Get breaking news alerts via email

Click here to manage your alerts
(Haraz N. Ghanbari | The Associated Press) President Barack Obama, accompanied by Richard Cordray, speaks during his visits with William and Endia Eason, not pictured, on Wednesday at their home in Cleveland, Ohio. President Obama bucked GOP opposition and named Cordray as the nation's chief consumer watchdog. Outraged Republican leaders in Congress suggested that courts would determine the appointment was illegal.
Obama bypasses Senate, installs new consumer-protection chief
New agency » The Consumer Financial Protection Bureau now can start overseeing the mortgage companies, payday lenders, debt collectors and other much-criticized financial operations.
First Published Jan 04 2012 09:42 am • Last Updated Jan 04 2012 02:40 pm

SHAKER HEIGHTS, Ohio • A defiant President Barack Obama, tired of Senate Republicans stalling his nominee to lead a new consumer protection agency, put him in charge Wednesday over their opposition.

"I refuse to take ‘no’ for an answer," the president said.

Join the Discussion
Post a Comment

Outraged GOP leaders in Congress immediately suggested that courts would determine whether Richard Cordray’s appointment was illegal.

With a director in place, Obama said the Consumer Financial Protection Bureau can start overseeing the mortgage companies, payday lenders, debt collectors and other financial operations often blamed for practices that helped undermine the economy.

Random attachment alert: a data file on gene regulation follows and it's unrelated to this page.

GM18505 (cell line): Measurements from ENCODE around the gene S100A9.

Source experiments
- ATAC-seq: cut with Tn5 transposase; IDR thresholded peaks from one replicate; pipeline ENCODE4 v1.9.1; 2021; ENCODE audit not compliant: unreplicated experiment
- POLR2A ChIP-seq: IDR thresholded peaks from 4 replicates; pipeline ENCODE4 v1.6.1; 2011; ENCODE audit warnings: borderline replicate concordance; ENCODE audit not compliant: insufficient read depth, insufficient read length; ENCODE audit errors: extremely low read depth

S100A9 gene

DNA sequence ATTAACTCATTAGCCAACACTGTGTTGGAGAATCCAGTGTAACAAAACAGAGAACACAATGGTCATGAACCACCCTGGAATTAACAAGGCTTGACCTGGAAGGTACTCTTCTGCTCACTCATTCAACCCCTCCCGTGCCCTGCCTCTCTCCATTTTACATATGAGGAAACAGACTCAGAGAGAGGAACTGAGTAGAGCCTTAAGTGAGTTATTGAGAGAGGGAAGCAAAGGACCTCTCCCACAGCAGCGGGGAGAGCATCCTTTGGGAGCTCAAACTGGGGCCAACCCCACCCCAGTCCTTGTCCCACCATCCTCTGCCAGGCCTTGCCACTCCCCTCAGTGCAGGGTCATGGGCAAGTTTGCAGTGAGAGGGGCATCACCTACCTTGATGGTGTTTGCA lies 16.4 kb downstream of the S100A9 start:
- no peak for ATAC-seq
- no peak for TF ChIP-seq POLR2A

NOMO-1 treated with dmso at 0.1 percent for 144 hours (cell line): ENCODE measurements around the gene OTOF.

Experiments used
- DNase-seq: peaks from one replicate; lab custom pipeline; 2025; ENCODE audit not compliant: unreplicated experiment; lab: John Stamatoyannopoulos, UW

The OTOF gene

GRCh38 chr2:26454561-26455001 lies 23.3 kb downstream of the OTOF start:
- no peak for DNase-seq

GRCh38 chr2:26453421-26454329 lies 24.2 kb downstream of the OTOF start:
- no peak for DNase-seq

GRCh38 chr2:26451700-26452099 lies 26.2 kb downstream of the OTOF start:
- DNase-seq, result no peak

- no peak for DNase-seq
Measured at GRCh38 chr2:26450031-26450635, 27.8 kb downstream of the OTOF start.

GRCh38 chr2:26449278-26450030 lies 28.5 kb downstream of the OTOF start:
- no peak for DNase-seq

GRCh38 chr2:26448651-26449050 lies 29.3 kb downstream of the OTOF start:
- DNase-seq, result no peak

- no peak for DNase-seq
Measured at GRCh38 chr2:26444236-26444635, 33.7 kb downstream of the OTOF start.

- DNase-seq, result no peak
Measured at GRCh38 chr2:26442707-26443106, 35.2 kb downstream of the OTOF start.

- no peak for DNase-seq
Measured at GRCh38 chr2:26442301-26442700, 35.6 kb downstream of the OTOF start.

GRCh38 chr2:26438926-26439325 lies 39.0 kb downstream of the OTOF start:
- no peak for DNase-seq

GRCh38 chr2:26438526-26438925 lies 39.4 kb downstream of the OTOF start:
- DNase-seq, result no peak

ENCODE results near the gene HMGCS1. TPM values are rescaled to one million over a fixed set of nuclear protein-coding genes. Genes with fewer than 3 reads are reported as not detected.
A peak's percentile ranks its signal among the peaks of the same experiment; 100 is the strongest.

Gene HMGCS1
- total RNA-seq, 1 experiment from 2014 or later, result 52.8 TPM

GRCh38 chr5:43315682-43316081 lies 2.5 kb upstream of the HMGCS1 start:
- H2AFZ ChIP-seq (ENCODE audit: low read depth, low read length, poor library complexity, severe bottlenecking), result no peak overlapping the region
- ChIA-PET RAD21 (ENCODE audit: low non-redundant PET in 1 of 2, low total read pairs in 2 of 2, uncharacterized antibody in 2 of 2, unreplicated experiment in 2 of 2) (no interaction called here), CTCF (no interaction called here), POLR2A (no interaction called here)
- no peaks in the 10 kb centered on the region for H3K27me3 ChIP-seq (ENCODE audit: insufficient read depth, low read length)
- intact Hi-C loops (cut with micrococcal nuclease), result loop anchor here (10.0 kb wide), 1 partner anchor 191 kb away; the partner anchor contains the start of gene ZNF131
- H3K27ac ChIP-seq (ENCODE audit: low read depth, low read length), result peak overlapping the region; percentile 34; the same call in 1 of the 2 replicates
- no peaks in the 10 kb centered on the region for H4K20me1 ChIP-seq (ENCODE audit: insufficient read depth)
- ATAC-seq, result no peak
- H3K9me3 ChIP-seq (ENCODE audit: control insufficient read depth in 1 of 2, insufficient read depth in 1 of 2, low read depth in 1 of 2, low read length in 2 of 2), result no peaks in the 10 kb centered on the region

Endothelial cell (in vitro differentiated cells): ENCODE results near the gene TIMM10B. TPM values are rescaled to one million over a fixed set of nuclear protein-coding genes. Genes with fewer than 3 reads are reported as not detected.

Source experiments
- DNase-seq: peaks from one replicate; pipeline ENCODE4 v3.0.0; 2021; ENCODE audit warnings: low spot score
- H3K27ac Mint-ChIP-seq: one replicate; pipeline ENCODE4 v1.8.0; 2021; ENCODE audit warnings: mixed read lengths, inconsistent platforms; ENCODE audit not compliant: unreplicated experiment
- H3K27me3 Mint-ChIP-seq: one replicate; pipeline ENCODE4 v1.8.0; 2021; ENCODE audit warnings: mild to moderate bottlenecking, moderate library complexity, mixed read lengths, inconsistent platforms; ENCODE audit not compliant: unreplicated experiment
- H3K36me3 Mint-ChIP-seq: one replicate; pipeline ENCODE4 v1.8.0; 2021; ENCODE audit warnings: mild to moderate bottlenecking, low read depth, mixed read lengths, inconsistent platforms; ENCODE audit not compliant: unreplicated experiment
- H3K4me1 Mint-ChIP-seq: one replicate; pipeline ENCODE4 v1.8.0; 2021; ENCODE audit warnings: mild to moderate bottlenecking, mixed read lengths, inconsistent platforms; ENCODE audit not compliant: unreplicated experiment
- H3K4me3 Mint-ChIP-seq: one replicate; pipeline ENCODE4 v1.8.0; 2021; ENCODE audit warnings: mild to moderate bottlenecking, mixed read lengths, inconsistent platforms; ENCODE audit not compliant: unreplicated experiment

Obama announced the move with Cordray by his side before a cheering crowd in Ohio, a politically vital state where Cordray once was attorney general.

"Every day that we waited was another day when millions of Americans are left unprotected," Obama.

Until Cordray took over, the office didn’t have all the tools needed "to protect consumers against dishonest mortgage brokers or payday lenders, and debt collectors who are taking advantage of consumers," Obama said. "And that’s inexcusable. It’s wrong."

In political terms, the recess appointment during the congressional break raised the level of confrontation for a president seeking re-election by championing the middle class and challenging an unpopular Congress. Acting right after Tuesday’s GOP presidential caucuses in Iowa, Obama sought to grab attention and show he would not be slowed, making his most brazen leap-frog over Congress.

Senate Republicans had halted Cordray’s nomination because they think the consumer agency is too powerful and unaccountable.

The Senate’s top Republican, Mitch McConnell of Kentucky, accused Obama of an unprecedented power grab that "arrogantly circumvented the American people."

story continues below
story continues below

Added House Speaker John Boehner, R-Ohio: "It’s clear the president would rather trample our system of separation of powers than work with Republicans to move the country forward. This action goes beyond the president’s authority, and I expect the courts will find the appointment to be illegitimate."

It was unclear who might undertake a legal fight. But people familiar with the matter said an outside private group regulated by the consumer agency might be in the best legal position.